50-Acre Louisiana Space Campus Coming to New Orleans East

One of the buildings at NASA’s Michoud Assembly Facility in New Orleans Louisiana. Photo Credit: NASA Marshall Space Flight Center

On Wednesday, Gov. John Bel Edwards and the State of Louisiana signed a memorandum of understanding (MOU) with NASA to explore the creation of the Louisiana Space Campus, a 50-acre business park located on NASA’s 829-acre property in New Orleans East.

“This year, as we celebrate 60 years of NASA’s operation of the Michoud Assembly Facility, we proudly announce a new chapter in this site’s history,” Gov. Edwards said. “We are excited about partnering with NASA for the development of the Louisiana Space Campus, and we look forward to the future tenants who would locate here. From the days of the Apollo missions to the development of the Space Launch System and Orion spacecraft, we have long looked to Michoud for a glimpse of our destiny in space. The Louisiana Space Campus will help us fulfill that destiny.”

The Louisiana Space Campus will target commercial office development for current tenants of the Michoud Assembly Facility, which hosts tenants such as Boeing, which is assembling the Space Launch System (SLS) Artemis rocket, and Lockheed Martin, which is developing the Orion crew capsule. While the Louisiana Space Campus would not be limited to aerospace activity, businesses in that sector would be encouraged to explore opportunities at the new campus. NASA will also evaluate any potential tenants to ensure there are no security or environmental concerns.

“NASA is excited to enter into this MOU with the State of Louisiana to explore the concept of the Louisiana Space Campus,” said Director Robert Champion of NASA’s Michoud Assembly Facility. “For 60 years, NASA has enjoyed a great partnership with Louisiana that has propelled the success of our nation to launch humans into space. This MOU represents an opportunity to further strengthen that partnership as the work at MAF moves us a step closer to landing the first woman and next man on the moon.”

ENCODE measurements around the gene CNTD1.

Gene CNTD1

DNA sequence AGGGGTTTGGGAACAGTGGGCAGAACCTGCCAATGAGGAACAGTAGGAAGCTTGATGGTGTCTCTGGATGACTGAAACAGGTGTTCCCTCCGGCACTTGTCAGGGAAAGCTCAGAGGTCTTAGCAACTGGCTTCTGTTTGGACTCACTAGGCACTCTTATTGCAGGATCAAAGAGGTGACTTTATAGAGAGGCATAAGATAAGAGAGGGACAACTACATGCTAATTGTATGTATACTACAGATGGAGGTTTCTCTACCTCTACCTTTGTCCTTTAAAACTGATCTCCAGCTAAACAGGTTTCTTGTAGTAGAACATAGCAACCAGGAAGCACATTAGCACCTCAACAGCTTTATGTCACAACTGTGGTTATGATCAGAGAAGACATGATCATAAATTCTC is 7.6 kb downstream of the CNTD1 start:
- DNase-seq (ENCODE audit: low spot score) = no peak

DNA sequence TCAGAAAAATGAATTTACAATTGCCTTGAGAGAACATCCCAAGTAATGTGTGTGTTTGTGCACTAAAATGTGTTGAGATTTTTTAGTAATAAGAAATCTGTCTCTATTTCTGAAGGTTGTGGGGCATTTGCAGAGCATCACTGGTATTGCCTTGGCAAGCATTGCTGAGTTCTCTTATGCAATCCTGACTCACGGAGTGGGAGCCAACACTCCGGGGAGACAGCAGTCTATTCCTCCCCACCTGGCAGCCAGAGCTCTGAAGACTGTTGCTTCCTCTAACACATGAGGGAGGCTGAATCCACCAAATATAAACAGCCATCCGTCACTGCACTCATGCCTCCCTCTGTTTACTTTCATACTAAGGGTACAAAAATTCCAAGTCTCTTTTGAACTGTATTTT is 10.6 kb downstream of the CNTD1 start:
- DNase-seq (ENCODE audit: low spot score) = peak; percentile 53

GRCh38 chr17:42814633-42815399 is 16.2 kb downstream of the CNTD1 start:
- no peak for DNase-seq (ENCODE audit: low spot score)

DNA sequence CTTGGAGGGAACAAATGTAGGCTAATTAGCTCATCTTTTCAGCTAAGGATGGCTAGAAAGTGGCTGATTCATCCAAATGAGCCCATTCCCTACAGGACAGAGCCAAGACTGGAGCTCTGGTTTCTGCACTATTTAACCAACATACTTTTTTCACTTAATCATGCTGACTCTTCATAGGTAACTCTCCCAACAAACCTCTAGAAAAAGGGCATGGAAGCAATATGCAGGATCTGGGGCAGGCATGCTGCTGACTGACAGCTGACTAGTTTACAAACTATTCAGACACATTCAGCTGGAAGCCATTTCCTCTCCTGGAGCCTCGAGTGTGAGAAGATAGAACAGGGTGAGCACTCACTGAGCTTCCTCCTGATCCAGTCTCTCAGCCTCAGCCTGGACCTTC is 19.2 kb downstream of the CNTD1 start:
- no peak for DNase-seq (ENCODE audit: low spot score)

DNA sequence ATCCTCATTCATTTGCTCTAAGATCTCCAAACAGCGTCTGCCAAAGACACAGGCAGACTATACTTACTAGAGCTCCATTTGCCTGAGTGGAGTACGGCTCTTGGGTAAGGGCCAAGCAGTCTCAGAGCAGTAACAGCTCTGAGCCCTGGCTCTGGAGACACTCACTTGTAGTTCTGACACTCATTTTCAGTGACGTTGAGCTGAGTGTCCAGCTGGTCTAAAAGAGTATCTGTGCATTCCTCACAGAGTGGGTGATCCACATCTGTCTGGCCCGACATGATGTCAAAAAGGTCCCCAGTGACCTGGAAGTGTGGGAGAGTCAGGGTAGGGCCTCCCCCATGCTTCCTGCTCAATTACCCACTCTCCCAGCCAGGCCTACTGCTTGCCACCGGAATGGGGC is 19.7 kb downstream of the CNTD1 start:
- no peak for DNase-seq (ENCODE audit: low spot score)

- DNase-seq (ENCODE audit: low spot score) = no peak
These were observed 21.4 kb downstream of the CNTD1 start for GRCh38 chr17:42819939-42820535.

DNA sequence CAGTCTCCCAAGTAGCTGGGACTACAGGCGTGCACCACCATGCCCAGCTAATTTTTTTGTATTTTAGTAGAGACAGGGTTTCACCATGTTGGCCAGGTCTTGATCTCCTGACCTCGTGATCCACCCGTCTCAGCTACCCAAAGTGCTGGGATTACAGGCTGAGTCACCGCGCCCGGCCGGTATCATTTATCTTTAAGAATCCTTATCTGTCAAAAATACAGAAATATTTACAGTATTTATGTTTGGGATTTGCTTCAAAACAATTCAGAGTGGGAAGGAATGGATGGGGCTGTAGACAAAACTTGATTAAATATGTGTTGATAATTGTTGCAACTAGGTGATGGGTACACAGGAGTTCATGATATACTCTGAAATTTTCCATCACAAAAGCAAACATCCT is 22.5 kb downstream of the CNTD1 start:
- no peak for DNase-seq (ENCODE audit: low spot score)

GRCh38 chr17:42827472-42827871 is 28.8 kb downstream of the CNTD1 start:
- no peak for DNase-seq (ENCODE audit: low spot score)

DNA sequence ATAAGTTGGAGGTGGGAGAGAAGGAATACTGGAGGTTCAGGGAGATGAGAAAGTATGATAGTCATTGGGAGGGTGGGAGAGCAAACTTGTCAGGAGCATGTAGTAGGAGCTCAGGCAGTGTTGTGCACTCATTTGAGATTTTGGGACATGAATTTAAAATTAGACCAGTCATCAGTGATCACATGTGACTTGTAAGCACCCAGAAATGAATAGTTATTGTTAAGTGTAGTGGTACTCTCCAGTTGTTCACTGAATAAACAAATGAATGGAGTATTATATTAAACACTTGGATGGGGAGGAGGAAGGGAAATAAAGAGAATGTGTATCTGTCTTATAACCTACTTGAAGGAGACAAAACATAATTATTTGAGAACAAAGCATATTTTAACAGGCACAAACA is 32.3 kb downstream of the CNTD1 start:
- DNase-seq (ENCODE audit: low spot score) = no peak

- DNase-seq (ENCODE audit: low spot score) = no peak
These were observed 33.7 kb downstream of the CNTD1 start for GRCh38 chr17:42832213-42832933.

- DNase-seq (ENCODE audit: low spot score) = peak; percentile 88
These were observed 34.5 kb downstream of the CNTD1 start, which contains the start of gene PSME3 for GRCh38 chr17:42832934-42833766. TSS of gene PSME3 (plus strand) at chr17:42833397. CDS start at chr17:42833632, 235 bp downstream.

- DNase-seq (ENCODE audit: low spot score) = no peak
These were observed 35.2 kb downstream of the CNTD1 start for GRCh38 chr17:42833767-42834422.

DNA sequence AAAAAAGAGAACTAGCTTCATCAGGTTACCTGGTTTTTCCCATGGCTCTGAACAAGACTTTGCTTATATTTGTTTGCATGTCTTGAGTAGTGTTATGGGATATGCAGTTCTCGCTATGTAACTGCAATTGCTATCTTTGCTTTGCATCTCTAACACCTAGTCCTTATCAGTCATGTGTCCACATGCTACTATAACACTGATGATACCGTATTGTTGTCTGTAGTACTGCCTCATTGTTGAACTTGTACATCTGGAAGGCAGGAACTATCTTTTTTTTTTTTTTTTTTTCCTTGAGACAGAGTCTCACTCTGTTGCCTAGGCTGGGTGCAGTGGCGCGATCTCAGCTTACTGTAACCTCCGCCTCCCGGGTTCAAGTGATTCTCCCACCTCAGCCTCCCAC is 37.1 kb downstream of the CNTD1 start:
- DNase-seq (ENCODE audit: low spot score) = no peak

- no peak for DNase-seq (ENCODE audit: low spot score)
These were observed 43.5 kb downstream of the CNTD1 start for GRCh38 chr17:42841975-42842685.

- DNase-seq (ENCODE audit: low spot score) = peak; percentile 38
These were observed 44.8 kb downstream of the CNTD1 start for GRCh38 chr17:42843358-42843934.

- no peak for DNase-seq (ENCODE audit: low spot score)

According to a press release sent by Gov. Edwards, development at the Louisiana Space Campus would be similar to the Water Campus that is located between LSU’s main campus and downtown Baton Rouge. That 35-acre development has resulted in more than $100 million in public and private investment during its first phase. Mayor LaToya Cantrell lauded the agreement as an important opportunity for New Orleans East and the city as a whole.

“Right here in New Orleans at the Michoud Assembly Facility, the rockets to take Americans into outer space are now being built, and will continue to be built, to transport them to Mars. This agreement with further drive transformative development in New Orleans East, which is already becoming a major hub for STEM in our city,” Mayor Cantrell said. “With continued partnership from the State, a Louisiana Space Campus will not only provide jobs and economic opportunity, but will also inspire us all, particularly our young people, to dream big and boldly.”

The development aligns with the city’s goal of encouraging investment and development of New Orleans East, as well as attracting high-wage industry to the city, according to Jeff Schwartz, Director of the Mayor’s Office of Economic Development.

“This aligns with one of our core Generational Economic Development strategies around prioritizing growth in high-wage industries such as advanced manufacturing, and doing catalytic, place-based development. We’re excited about the potential economic impact on the city, especially in light of our ongoing work to revitalize our economy as we recover from the COVID-19 pandemic.”

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